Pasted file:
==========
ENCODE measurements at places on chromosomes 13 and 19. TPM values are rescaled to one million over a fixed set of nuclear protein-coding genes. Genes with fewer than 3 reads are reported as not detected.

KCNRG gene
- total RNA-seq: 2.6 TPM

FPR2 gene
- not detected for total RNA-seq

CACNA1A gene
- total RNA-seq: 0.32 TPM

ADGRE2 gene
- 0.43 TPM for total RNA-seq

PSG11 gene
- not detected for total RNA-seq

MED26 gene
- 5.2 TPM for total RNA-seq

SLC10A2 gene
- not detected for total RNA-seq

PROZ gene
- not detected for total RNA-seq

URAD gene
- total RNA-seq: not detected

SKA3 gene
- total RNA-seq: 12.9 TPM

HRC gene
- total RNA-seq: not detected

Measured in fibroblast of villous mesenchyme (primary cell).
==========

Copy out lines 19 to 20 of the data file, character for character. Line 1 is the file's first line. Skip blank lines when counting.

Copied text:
- total RNA-seq: not detected

SKA3 gene